Inhibiting signaling pathway reverses heart failure in mice

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Researchers may have discovered an approach to reverse heart failure, a condition that affects nearly five million Americans and contributes to an estimated 287,000 deaths each year.

A signaling pathway called Hippo is typically highly active following a heart attack, according to a Newsweek article, preventing the muscle cells of the heart from proliferating and regenerating. By inhibiting the pathway in lab mice after inducing heart attacks, researchers at Baylor College of Medicine were able to see heart cell regeneration during a six-week trial.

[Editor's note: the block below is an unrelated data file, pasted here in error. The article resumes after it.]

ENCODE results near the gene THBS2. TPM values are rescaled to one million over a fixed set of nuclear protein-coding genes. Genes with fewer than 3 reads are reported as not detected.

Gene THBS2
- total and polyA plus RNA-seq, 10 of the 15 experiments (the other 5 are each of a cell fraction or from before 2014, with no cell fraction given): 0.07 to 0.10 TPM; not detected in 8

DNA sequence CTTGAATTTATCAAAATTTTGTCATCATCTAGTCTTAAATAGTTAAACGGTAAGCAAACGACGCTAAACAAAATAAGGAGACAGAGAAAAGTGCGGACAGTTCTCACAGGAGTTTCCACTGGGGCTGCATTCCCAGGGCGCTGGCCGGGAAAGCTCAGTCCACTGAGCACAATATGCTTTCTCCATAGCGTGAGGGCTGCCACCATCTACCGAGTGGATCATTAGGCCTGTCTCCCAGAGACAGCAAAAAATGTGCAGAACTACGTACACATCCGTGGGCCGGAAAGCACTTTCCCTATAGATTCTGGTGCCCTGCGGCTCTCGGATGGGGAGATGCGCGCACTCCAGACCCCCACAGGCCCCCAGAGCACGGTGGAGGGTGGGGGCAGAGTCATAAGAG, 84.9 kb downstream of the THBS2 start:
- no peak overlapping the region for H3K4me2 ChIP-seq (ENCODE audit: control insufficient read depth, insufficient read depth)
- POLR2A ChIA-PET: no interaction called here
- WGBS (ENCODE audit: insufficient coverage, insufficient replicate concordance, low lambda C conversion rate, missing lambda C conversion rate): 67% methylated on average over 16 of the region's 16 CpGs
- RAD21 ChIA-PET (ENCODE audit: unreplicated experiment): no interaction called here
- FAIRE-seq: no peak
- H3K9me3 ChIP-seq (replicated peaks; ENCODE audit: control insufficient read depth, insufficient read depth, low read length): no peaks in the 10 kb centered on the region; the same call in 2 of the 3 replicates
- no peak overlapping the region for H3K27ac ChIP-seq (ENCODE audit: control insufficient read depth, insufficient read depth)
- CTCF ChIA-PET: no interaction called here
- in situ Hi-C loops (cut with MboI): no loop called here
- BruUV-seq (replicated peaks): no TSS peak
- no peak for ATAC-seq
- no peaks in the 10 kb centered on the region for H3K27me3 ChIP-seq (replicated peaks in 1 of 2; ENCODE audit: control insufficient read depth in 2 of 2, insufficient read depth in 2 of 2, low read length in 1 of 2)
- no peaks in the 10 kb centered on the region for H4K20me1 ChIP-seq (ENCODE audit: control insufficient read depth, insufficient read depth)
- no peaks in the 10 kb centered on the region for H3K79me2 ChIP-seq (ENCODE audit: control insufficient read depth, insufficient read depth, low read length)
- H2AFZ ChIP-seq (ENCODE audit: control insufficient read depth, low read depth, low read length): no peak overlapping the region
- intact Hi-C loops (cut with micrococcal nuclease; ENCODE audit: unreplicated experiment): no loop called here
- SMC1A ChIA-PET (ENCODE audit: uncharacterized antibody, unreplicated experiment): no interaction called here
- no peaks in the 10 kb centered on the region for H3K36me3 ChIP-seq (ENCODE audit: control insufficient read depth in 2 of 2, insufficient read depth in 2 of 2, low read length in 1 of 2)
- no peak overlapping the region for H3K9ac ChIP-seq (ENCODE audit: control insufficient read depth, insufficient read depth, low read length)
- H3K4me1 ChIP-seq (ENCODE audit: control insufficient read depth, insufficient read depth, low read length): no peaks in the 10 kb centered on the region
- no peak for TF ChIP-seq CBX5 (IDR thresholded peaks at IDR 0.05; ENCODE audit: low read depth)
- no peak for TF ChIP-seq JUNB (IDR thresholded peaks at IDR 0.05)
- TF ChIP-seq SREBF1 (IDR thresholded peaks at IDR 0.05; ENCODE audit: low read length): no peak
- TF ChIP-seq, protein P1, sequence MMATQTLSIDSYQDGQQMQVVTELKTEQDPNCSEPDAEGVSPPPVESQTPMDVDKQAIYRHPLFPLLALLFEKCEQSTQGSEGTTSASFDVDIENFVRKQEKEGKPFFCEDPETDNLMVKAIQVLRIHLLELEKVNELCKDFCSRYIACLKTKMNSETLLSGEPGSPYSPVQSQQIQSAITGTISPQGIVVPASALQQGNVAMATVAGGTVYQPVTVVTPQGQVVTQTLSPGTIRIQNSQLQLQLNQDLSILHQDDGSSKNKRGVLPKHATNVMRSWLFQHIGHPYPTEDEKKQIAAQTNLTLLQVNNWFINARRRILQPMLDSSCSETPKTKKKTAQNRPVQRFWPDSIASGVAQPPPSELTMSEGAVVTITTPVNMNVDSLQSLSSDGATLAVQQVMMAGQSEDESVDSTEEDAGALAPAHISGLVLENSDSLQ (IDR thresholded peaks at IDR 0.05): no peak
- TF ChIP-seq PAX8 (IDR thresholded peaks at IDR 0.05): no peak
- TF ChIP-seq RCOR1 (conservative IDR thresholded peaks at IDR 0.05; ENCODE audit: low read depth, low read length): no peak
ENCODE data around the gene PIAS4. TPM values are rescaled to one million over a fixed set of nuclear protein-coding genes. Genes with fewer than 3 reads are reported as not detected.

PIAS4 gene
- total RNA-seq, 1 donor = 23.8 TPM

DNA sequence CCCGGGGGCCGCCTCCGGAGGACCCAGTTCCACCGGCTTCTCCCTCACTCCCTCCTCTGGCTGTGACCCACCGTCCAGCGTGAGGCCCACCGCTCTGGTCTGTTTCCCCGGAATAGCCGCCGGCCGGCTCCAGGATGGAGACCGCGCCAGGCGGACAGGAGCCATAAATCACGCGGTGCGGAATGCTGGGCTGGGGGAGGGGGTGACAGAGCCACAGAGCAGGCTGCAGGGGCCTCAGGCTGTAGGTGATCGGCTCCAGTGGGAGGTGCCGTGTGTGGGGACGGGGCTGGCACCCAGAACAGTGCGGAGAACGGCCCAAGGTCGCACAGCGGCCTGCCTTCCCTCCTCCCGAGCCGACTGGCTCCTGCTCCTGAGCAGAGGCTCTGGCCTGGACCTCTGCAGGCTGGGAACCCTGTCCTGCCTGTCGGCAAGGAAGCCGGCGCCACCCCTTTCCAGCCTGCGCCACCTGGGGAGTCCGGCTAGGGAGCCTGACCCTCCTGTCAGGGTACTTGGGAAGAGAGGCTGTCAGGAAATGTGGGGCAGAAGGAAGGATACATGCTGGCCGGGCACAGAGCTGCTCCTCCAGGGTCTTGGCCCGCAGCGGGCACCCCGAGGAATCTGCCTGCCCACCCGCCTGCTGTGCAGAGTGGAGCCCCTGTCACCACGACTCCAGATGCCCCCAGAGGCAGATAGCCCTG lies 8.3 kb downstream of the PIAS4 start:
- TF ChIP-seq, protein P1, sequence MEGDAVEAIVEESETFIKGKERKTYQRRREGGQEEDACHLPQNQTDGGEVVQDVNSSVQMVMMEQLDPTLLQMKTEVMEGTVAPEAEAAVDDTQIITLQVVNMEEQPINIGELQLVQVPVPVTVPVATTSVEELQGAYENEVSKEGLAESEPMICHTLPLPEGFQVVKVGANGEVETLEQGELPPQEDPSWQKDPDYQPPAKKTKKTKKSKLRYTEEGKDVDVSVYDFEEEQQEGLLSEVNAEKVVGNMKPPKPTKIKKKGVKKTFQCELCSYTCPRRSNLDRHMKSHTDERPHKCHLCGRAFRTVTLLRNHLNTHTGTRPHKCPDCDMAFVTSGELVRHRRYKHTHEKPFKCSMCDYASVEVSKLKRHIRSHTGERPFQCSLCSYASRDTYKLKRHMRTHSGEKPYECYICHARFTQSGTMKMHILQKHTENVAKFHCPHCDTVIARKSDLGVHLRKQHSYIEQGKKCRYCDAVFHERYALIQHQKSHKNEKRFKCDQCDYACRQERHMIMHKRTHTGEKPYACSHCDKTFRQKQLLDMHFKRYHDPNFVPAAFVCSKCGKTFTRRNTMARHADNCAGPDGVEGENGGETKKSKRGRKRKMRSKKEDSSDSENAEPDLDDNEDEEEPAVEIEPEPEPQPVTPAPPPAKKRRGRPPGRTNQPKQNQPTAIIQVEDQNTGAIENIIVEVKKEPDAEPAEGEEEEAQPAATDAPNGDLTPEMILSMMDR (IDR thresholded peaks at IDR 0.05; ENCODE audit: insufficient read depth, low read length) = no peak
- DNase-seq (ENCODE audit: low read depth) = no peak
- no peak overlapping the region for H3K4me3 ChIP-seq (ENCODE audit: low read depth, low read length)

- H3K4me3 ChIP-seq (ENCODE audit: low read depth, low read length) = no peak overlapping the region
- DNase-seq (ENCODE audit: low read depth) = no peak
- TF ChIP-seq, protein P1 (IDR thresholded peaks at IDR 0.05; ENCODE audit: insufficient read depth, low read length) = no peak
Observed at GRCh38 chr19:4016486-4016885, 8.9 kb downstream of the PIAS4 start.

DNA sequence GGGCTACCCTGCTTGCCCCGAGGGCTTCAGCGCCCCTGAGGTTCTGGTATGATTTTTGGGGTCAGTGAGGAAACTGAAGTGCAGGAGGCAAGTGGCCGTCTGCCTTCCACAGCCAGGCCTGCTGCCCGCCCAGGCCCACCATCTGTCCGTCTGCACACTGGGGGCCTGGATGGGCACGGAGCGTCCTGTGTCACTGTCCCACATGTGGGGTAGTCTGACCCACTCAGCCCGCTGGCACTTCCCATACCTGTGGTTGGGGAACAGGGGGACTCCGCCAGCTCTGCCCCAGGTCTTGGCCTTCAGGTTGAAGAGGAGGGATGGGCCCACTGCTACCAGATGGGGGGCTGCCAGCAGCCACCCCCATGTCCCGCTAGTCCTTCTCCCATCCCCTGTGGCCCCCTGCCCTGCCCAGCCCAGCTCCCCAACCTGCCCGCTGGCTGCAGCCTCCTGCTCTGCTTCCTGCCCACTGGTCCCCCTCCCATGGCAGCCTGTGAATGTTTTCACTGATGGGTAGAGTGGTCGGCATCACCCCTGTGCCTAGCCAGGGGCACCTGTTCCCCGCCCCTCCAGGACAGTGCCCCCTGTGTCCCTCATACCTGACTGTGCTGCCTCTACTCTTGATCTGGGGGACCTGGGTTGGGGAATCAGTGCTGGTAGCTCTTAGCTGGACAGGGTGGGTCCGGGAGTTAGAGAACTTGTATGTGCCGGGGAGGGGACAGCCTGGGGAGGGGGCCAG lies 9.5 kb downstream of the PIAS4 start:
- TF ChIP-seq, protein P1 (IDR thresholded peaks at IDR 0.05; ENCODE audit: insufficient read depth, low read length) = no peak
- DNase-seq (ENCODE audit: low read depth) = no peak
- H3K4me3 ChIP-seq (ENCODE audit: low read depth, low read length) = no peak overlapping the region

In time, the hearts could pump blood as effectively as healthy hearts. Scar tissue also disappeared.

“We and multiple other labs have published evidence pointing to a role for the pathway in heart regeneration," lead study author James Martin told Newsweek. "The novelty of our current study is that the regenerative effect of removing the pathway extends into a very severe cardiac injury like heart failure."

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